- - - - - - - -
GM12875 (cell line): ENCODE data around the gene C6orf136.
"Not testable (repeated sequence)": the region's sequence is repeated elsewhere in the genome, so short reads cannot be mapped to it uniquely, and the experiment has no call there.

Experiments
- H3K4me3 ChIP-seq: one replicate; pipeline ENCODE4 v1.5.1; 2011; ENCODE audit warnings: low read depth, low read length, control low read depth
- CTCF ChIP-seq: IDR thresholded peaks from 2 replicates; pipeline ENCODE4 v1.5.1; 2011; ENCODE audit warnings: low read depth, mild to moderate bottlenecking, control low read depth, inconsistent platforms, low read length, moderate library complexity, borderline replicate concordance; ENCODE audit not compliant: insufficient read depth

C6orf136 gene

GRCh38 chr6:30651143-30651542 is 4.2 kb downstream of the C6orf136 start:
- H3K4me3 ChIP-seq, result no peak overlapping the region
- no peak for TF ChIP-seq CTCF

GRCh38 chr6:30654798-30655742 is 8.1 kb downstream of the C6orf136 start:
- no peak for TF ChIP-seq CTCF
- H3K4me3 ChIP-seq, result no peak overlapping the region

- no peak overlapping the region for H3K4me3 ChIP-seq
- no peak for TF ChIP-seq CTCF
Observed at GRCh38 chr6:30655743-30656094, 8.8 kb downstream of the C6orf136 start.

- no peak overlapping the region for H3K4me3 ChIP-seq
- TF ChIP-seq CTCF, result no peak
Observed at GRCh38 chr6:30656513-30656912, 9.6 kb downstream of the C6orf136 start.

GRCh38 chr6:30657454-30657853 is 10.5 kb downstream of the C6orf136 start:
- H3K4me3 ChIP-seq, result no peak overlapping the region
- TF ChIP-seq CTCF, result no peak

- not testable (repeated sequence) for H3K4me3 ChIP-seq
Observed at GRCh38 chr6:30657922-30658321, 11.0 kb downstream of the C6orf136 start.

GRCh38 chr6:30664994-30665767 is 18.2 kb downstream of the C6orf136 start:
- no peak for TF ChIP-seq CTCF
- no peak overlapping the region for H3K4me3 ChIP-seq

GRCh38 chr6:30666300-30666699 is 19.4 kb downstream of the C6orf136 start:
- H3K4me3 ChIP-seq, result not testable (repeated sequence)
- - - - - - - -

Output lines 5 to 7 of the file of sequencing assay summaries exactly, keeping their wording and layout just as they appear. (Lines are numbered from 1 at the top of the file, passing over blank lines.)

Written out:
- CTCF ChIP-seq: IDR thresholded peaks from 2 replicates; pipeline ENCODE4 v1.5.1; 2011; ENCODE audit warnings: low read depth, mild to moderate bottlenecking, control low read depth, inconsistent platforms, low read length, moderate library complexity, borderline replicate concordance; ENCODE audit not compliant: insufficient read depth

C6orf136 gene

GRCh38 chr6:30651143-30651542 is 4.2 kb downstream of the C6orf136 start: